PART 2 by Stacy Hutton
After 21 hours of labor, a nurse quickly walks into my room and asks me to turn onto my side and shoves a peanut ball in between my legs. A few minutes go by and she hits the call button on my bed yelling “We have a d-cel!” (Deceleration: Dip in fetal heart rate) Within 60 seconds my room had 15 medical professionals – techs, nurses, my midwife and my OB. Two nurses and my midwife are helping get me onto all fours, which was not happening because of my epidural. As they are trying to help me back onto the bed, I suddenly have a young man in my face barking “Stacy, do you consent to an emergency C-Section?” I was so confused because no one was explaining to me what was happening. No one told me what a “D-Cel” meant. No one told me why they were changing my position. No one told me that my baby’s heart rate was dropping. All I knew was that everything was fine until it wasn't.
You know how in a movie when someone is being rushed through the hospital and they always do a quick shot of the ceiling and lights blurring by above you? Well that's exactly what I saw as I was being rushed into an OR.
When it came to my Birth Plan, I naively joked that Plan A was “all the drugs” and Plan B was a C-Section. I was told by my birthing coach that 30% of women require C-Sections, but that number dramatically drops to less than 10% for women who have done some form of birth education. This number drops because women are properly educated on different techniques and positions to help baby descend into the birth canal as opposed to laboring in bed slowing down the process. With this knowledge in mind, I never properly prepared and planned for the possibility of a C-Section. I did not know what I was in for.
I had a perfect vision of how my birth would happen – I saw my baby being placed onto my chest immediately, gazing down at him and soaking up that beautiful moment of skin-to-skin and instant bonding. In reality, my son was not placed into my arms until they were rolling me out of the operating room and I just remember crying. I wasn't crying because I had this beautiful baby boy in my arms, I was crying because my arms were so numb from all the drugs and I was struggling to hold him. This was not the magical bonding experience I had read about.
My extended stay in the hospital was a blur of nurses, midwives, doctors, lactation consultants and visitors. There were so many other things to focus on and distract me from truly focusing on my experience and what had happened. Once I got home, however, it all changed. The revolving door of people had gone away and I was suddenly left with the feeling of “What just happened?” This question running over and over again through my mind coupled with sleepless nights, breastfeeding issues, and weeks of healing left me feeling bewildered and in a haze.
As you prepare for the birth of your baby you hear about “the baby blues” and Postpartum Depression/Anxiety, but no one discusses the emotional healing that can be necessary from a C-Section. I had no idea that Post-Traumatic Stress Disorder could be a thing when it came to birth, but Postpartum PTSD affects about 9% of women following childbirth. I found myself avoiding anything that triggered memories of my birth, I was irritable, jumpy and I was experiencing anxiety.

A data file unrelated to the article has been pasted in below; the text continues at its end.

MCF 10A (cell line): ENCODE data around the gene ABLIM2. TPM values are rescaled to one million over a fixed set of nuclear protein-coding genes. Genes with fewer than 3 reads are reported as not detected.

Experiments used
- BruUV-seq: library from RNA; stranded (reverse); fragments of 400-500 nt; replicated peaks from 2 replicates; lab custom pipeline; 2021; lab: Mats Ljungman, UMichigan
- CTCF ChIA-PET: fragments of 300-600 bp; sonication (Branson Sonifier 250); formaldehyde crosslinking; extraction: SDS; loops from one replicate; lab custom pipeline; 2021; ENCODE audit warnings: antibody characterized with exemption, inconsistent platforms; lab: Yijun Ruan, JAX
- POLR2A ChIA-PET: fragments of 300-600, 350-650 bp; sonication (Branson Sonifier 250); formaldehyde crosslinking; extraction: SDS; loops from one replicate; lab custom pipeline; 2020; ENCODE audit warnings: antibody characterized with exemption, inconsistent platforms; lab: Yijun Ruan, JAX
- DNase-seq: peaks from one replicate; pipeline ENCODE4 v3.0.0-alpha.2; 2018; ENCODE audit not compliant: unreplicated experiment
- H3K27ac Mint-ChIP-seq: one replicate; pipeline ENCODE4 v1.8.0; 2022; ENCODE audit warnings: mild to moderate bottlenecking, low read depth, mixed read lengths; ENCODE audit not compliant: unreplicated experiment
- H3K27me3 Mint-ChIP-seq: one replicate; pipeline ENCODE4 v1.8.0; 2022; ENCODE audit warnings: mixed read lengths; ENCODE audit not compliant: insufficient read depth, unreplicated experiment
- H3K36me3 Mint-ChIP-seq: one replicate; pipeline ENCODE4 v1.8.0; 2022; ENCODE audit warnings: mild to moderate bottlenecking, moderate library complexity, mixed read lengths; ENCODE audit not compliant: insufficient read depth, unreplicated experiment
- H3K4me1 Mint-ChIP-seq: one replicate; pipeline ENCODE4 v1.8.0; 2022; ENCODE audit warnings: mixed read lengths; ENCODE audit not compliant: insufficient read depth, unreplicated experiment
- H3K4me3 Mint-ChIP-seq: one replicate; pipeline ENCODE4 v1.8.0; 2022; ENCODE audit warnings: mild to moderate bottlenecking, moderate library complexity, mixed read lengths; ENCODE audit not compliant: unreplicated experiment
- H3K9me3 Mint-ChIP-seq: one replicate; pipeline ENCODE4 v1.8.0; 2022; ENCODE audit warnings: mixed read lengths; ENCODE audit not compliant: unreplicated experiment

I was lucky enough to have a pair of post-partum doulas help me after my birth. The wonderful thing about a doula versus a baby nurse is that their job isn’t just to take care of the baby, but they also focus on the mother and her needs. They were able to help me understand what I was going through and to let me know that I was not alone, that everything I was feeling was normal and that it may be beneficial to speak to a medical professional about what I was feeling.
Have A Plan
I highly recommend sitting down with your partner, doing the research and going through the multitude of scenarios that could happen during labor and how you would confront each one. By doing so, knowing how you plan to handle different situations makes them less scary if/when they come up. For example, if you have to have a C-Section, emergency or not, do the research and know what you want. Hospitals do allow skin-to-skin in the OR.
Create a support system to help you. Doulas, baby nurses, and nannies are of course helpful, but if you cannot afford one of those services lean on your spouse/partner, family and/or friends. You have just had major abdominal surgery and you need to properly heal as much for you as for your baby.
Do Not Be Afraid To Ask For Help
I know it is cliché, and everyone says it, but it is SO TRUE! If you feel you need to speak with a professional, there is absolutely NO shame in that! When you’re on an airplane, they tell you to put your oxygen mask on before helping others around you. The same goes for being a mother, taking care of you is what’s best for your baby. Your OBGYN or your Primary Care Physician are helpful resources and can refer you to someone who will specialize in what you need and will be in-network if that is something you require.
It is Temporary and Treatable
Postpartum PTSD is temporary and treatable with professional help. If you feel you may be suffering from this illness, know that it is not your fault and you are not to blame. Reach out.